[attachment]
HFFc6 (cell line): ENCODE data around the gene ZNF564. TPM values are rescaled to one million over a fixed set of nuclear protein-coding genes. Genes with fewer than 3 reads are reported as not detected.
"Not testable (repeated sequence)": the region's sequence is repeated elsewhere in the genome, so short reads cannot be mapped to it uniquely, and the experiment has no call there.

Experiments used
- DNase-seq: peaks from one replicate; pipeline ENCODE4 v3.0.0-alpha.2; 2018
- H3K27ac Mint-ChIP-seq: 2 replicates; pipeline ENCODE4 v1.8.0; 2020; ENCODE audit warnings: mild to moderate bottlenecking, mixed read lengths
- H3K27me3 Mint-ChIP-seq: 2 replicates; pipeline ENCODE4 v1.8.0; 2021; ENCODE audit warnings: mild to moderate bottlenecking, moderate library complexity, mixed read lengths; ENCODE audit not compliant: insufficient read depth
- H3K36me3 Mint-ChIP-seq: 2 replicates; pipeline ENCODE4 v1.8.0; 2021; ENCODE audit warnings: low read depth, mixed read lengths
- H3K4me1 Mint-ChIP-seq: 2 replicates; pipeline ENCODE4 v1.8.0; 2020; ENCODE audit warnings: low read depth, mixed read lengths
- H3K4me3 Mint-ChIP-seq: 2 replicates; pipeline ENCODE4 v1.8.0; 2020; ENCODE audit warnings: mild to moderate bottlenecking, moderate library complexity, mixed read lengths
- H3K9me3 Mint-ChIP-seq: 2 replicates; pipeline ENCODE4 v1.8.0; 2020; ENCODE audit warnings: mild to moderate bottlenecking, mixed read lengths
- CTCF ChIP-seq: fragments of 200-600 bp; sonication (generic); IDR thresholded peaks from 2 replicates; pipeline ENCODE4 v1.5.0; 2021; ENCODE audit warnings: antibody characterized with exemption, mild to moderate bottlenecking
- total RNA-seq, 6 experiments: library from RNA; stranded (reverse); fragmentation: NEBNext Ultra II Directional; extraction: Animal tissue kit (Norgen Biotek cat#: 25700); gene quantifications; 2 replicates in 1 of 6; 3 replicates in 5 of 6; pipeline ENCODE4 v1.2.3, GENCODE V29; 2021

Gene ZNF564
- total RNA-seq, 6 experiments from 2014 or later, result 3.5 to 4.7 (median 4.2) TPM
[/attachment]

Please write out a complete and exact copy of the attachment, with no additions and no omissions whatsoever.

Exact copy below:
HFFc6 (cell line): ENCODE data around the gene ZNF564. TPM values are rescaled to one million over a fixed set of nuclear protein-coding genes. Genes with fewer than 3 reads are reported as not detected.
"Not testable (repeated sequence)": the region's sequence is repeated elsewhere in the genome, so short reads cannot be mapped to it uniquely, and the experiment has no call there.

Experiments used
- DNase-seq: peaks from one replicate; pipeline ENCODE4 v3.0.0-alpha.2; 2018
- H3K27ac Mint-ChIP-seq: 2 replicates; pipeline ENCODE4 v1.8.0; 2020; ENCODE audit warnings: mild to moderate bottlenecking, mixed read lengths
- H3K27me3 Mint-ChIP-seq: 2 replicates; pipeline ENCODE4 v1.8.0; 2021; ENCODE audit warnings: mild to moderate bottlenecking, moderate library complexity, mixed read lengths; ENCODE audit not compliant: insufficient read depth
- H3K36me3 Mint-ChIP-seq: 2 replicates; pipeline ENCODE4 v1.8.0; 2021; ENCODE audit warnings: low read depth, mixed read lengths
- H3K4me1 Mint-ChIP-seq: 2 replicates; pipeline ENCODE4 v1.8.0; 2020; ENCODE audit warnings: low read depth, mixed read lengths
- H3K4me3 Mint-ChIP-seq: 2 replicates; pipeline ENCODE4 v1.8.0; 2020; ENCODE audit warnings: mild to moderate bottlenecking, moderate library complexity, mixed read lengths
- H3K9me3 Mint-ChIP-seq: 2 replicates; pipeline ENCODE4 v1.8.0; 2020; ENCODE audit warnings: mild to moderate bottlenecking, mixed read lengths
- CTCF ChIP-seq: fragments of 200-600 bp; sonication (generic); IDR thresholded peaks from 2 replicates; pipeline ENCODE4 v1.5.0; 2021; ENCODE audit warnings: antibody characterized with exemption, mild to moderate bottlenecking
- total RNA-seq, 6 experiments: library from RNA; stranded (reverse); fragmentation: NEBNext Ultra II Directional; extraction: Animal tissue kit (Norgen Biotek cat#: 25700); gene quantifications; 2 replicates in 1 of 6; 3 replicates in 5 of 6; pipeline ENCODE4 v1.2.3, GENCODE V29; 2021

Gene ZNF564
- total RNA-seq, 6 experiments from 2014 or later, result 3.5 to 4.7 (median 4.2) TPM